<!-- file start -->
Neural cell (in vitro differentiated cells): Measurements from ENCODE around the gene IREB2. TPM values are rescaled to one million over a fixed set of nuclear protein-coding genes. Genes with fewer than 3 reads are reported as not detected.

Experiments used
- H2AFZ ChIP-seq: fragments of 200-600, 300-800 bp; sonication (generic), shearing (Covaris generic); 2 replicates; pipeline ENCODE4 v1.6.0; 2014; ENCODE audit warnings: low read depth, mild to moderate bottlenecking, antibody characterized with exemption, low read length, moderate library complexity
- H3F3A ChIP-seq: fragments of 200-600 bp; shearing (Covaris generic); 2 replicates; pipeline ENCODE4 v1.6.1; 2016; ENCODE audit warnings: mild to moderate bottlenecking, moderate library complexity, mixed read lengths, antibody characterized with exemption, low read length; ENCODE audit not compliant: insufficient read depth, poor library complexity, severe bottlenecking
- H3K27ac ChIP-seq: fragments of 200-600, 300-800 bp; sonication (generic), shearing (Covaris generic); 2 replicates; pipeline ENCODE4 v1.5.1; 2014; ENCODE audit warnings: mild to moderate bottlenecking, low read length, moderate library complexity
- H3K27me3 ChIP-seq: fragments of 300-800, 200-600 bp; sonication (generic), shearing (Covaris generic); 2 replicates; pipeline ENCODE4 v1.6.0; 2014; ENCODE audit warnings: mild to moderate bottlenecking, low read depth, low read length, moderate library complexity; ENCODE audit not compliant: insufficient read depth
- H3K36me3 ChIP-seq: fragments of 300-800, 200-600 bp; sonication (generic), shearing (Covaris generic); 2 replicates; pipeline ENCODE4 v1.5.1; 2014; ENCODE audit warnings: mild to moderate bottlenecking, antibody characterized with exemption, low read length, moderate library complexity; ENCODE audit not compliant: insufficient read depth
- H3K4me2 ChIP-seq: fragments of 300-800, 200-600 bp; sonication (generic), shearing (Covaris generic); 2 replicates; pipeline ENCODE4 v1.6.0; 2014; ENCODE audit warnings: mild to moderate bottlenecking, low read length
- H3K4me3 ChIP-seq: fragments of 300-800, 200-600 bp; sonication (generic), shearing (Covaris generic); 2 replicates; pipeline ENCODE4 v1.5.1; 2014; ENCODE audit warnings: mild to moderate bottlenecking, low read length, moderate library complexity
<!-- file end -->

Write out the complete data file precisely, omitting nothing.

Neural cell (in vitro differentiated cells): Measurements from ENCODE around the gene IREB2. TPM values are rescaled to one million over a fixed set of nuclear protein-coding genes. Genes with fewer than 3 reads are reported as not detected.

Experiments used
- H2AFZ ChIP-seq: fragments of 200-600, 300-800 bp; sonication (generic), shearing (Covaris generic); 2 replicates; pipeline ENCODE4 v1.6.0; 2014; ENCODE audit warnings: low read depth, mild to moderate bottlenecking, antibody characterized with exemption, low read length, moderate library complexity
- H3F3A ChIP-seq: fragments of 200-600 bp; shearing (Covaris generic); 2 replicates; pipeline ENCODE4 v1.6.1; 2016; ENCODE audit warnings: mild to moderate bottlenecking, moderate library complexity, mixed read lengths, antibody characterized with exemption, low read length; ENCODE audit not compliant: insufficient read depth, poor library complexity, severe bottlenecking
- H3K27ac ChIP-seq: fragments of 200-600, 300-800 bp; sonication (generic), shearing (Covaris generic); 2 replicates; pipeline ENCODE4 v1.5.1; 2014; ENCODE audit warnings: mild to moderate bottlenecking, low read length, moderate library complexity
- H3K27me3 ChIP-seq: fragments of 300-800, 200-600 bp; sonication (generic), shearing (Covaris generic); 2 replicates; pipeline ENCODE4 v1.6.0; 2014; ENCODE audit warnings: mild to moderate bottlenecking, low read depth, low read length, moderate library complexity; ENCODE audit not compliant: insufficient read depth
- H3K36me3 ChIP-seq: fragments of 300-800, 200-600 bp; sonication (generic), shearing (Covaris generic); 2 replicates; pipeline ENCODE4 v1.5.1; 2014; ENCODE audit warnings: mild to moderate bottlenecking, antibody characterized with exemption, low read length, moderate library complexity; ENCODE audit not compliant: insufficient read depth
- H3K4me2 ChIP-seq: fragments of 300-800, 200-600 bp; sonication (generic), shearing (Covaris generic); 2 replicates; pipeline ENCODE4 v1.6.0; 2014; ENCODE audit warnings: mild to moderate bottlenecking, low read length
- H3K4me3 ChIP-seq: fragments of 300-800, 200-600 bp; sonication (generic), shearing (Covaris generic); 2 replicates; pipeline ENCODE4 v1.5.1; 2014; ENCODE audit warnings: mild to moderate bottlenecking, low read length, moderate library complexity